The City of Hillsboro water is not fluoridated. Please check with your doctor or dentist about fluoride supplements for you and your family.
Do you know where your water meter is located?
Water meters are placed in the ground, usually at the edge of the lawn, near a sidewalk or the street. Most people are not aware of the fact that the water meter is located within the utility easement of their property. When landscaping or fencing your yard, know where your water meter is and keep any landscaping a safe distance from the meter box.
Your meter should be kept clear of shrubbery, trees and low growing bushes.
When planting trees keep in mind that tree roots can become entangled around the underground pipes increasing the possibility of pipes breaking which can result in water leaks that could go undetected for some time.
Shrubbery can become bushy and hinder the ability of the City meter reader to read your meter.
Customers who already have established landscaping are encouraged to trim their plants to allow clear access to the meter box.
The next time you are working in the yard, take a few minutes to check the area around your meter box and ask yourself the following questions:
Is the meter box easily seen or identifiable from the street?
Do you need to trim shrubs, tree limbs or move any obstructions out of the way in order to access the meter box?
Do you have to duck down and/or crawl to be able to read your meter?
If the answer to any of the above questions is "yes", our meter reader will have trouble finding and/or reading your water meter. If this happens frequently on a meter reader's route, this means more time is spent by the meter reader having to clear away landscaping in order to access the meter box to read the meter. This may ultimately result in higher costs to provide water services which would be reflected in future water rate increases.
Please remember to call the City Water Department at (503) 615-6732 to find out the location of your meter box and where the City-owned water lines are prior to digging.
Does the City offer Electronic Funds Transfer?
Electronic Funds Transfer (EFT) allows your bill to be deducted from your financial institution no earlier than the due date on your bill.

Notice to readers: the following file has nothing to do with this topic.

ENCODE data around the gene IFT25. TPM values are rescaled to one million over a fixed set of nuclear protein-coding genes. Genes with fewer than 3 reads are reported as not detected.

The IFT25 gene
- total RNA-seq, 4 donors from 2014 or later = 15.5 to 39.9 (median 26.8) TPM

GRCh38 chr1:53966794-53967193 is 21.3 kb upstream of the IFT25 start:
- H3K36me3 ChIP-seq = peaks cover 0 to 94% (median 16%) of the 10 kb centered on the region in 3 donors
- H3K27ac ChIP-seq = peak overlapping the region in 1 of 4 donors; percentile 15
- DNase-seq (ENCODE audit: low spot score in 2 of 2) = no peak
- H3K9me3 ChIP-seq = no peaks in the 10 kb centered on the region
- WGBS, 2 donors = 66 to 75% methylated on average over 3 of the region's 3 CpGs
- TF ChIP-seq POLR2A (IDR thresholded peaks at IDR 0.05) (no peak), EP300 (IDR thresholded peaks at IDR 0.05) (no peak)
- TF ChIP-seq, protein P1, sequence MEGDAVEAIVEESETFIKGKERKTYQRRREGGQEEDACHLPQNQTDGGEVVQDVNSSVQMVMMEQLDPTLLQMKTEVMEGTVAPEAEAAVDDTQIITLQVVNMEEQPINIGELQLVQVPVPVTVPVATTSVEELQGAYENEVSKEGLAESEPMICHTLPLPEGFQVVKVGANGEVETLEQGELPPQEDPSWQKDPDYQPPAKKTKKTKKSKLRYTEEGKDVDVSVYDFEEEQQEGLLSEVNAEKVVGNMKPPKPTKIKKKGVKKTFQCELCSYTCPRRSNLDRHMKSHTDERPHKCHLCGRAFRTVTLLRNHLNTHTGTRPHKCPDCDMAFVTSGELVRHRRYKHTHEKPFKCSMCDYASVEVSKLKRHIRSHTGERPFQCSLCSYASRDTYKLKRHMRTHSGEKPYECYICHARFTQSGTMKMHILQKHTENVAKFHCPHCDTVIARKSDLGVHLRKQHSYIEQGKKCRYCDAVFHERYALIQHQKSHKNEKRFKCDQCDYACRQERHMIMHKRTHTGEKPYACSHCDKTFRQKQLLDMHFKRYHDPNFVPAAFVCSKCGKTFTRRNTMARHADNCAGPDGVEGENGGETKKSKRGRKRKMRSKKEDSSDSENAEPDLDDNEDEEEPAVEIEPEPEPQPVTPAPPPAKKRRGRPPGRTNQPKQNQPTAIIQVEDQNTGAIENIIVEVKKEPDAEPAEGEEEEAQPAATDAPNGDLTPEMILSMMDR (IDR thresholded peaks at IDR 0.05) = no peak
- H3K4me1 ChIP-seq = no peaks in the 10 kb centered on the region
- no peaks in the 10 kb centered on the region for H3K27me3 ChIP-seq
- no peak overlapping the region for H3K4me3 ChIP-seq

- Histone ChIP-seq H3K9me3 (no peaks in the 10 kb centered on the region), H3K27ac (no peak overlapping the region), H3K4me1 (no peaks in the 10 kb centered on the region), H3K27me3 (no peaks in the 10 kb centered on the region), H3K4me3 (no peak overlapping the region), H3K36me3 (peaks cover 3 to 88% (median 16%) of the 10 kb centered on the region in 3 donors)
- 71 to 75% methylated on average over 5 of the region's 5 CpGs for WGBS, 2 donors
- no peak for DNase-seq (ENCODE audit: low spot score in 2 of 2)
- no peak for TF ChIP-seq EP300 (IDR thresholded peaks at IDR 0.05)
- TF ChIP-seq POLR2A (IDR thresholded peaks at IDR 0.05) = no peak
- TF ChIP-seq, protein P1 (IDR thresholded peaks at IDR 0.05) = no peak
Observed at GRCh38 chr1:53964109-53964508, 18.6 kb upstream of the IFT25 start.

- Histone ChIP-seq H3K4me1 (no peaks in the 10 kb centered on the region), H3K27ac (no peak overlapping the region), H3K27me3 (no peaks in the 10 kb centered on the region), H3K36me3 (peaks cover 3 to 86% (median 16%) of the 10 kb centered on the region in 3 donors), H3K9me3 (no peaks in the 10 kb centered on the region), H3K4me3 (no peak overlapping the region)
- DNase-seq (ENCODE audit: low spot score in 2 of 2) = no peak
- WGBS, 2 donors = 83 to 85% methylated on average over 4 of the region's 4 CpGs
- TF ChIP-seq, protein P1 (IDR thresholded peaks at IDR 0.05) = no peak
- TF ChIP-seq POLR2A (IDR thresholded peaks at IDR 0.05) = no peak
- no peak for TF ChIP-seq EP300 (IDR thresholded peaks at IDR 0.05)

Your water meter is the best way to check how much water your household is using and to also help you detect any water leaks. Locate your meter box and look at the meter dial, read the numbers on the dial from left to right (similar to reading an odometer). The meter also has numbers around the dial, like a clock, but you do not need to "read" any of those numbers. In addition, the meter has what is referred to as a "sweephand" that rotates when water is being used. How fast the "sweephand" rotates is how much water is being used at that point in time. After reading your number, simply subtract the last reading listed on your last water bill statement from the current reading on your meter.
How often am I billed for utilities?
Starting in October 2017, the City of Hillsboro Utility
Billing will begin switching customers who have traditionally been billed on a
bi-monthly basis to a monthly billing cycle. This process will be implemented
over the course of approximately 18 months, with a goal of having all customers
transitioned to monthly billing before 2020.
This transition process will be completed by location.
New customers who startup service, will begin on a bi-monthly billing cycle
until your neighborhood has been transitioned to the new billing cycle. Notices
of the change will go out to all customers before and during the start of
How to check for Leaks?
Water leaks are costly and wasteful. Reading your water meter is the best way to determine if you have a water leak. Calculate how much water you have used since your last meter reading by taking your current meter reading and subtracting the previous reading found on your most recent bill. Compare this reading to previous bills to determine if the current reading is consistent with prior readings. You will have to factor in the time period covered by your most current reading. The reading from your bill typically covers a 60-day period. Unusually high readings that are not consistent with any previous water usage history are usually indicative of a water leak.
Example: Look at your most recent bill, the reading labeled "Present" will now be the previous read. Let's say that reading was 3906. Take the current reading from your meter, let's say it is 3918. Subtract the 3906 from the 3918. The amount of water used since your last reading is 12 (3918 - 3906) hundred cubic feet (ccf) or 12 units of water used or 8,976 gallons (12 x 748 - there are 748 gallons in 1-unit of water). Compare the 12ccf to readings from previous bills.